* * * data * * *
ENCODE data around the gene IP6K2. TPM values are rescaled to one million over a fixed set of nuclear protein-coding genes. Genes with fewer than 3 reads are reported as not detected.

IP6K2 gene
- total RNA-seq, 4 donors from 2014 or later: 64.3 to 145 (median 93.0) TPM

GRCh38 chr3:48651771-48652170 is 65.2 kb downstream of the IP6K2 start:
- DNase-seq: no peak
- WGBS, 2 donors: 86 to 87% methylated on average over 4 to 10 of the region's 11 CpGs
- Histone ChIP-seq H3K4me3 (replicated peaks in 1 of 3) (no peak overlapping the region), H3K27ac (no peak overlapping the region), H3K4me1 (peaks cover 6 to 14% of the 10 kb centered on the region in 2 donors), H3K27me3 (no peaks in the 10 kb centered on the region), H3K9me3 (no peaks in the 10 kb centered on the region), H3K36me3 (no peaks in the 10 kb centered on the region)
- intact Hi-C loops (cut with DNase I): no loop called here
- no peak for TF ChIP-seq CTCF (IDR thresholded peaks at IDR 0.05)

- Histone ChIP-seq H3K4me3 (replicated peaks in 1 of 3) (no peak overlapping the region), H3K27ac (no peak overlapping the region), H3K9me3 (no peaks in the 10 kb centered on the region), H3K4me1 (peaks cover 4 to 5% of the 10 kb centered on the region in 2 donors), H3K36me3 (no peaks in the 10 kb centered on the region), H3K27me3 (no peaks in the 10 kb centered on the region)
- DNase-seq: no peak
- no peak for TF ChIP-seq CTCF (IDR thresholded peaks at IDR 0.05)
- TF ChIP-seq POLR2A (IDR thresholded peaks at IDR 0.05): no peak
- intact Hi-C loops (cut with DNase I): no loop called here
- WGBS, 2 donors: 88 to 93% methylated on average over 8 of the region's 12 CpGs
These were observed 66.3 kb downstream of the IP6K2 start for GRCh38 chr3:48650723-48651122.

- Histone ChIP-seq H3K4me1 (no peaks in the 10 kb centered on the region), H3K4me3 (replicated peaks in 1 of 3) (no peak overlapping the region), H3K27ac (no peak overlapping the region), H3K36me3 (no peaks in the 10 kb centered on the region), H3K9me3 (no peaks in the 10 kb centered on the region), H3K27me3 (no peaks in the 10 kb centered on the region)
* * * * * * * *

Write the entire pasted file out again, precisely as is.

ENCODE data around the gene IP6K2. TPM values are rescaled to one million over a fixed set of nuclear protein-coding genes. Genes with fewer than 3 reads are reported as not detected.

IP6K2 gene
- total RNA-seq, 4 donors from 2014 or later: 64.3 to 145 (median 93.0) TPM

GRCh38 chr3:48651771-48652170 is 65.2 kb downstream of the IP6K2 start:
- DNase-seq: no peak
- WGBS, 2 donors: 86 to 87% methylated on average over 4 to 10 of the region's 11 CpGs
- Histone ChIP-seq H3K4me3 (replicated peaks in 1 of 3) (no peak overlapping the region), H3K27ac (no peak overlapping the region), H3K4me1 (peaks cover 6 to 14% of the 10 kb centered on the region in 2 donors), H3K27me3 (no peaks in the 10 kb centered on the region), H3K9me3 (no peaks in the 10 kb centered on the region), H3K36me3 (no peaks in the 10 kb centered on the region)
- intact Hi-C loops (cut with DNase I): no loop called here
- no peak for TF ChIP-seq CTCF (IDR thresholded peaks at IDR 0.05)

- Histone ChIP-seq H3K4me3 (replicated peaks in 1 of 3) (no peak overlapping the region), H3K27ac (no peak overlapping the region), H3K9me3 (no peaks in the 10 kb centered on the region), H3K4me1 (peaks cover 4 to 5% of the 10 kb centered on the region in 2 donors), H3K36me3 (no peaks in the 10 kb centered on the region), H3K27me3 (no peaks in the 10 kb centered on the region)
- DNase-seq: no peak
- no peak for TF ChIP-seq CTCF (IDR thresholded peaks at IDR 0.05)
- TF ChIP-seq POLR2A (IDR thresholded peaks at IDR 0.05): no peak
- intact Hi-C loops (cut with DNase I): no loop called here
- WGBS, 2 donors: 88 to 93% methylated on average over 8 of the region's 12 CpGs
These were observed 66.3 kb downstream of the IP6K2 start for GRCh38 chr3:48650723-48651122.

- Histone ChIP-seq H3K4me1 (no peaks in the 10 kb centered on the region), H3K4me3 (replicated peaks in 1 of 3) (no peak overlapping the region), H3K27ac (no peak overlapping the region), H3K36me3 (no peaks in the 10 kb centered on the region), H3K9me3 (no peaks in the 10 kb centered on the region), H3K27me3 (no peaks in the 10 kb centered on the region)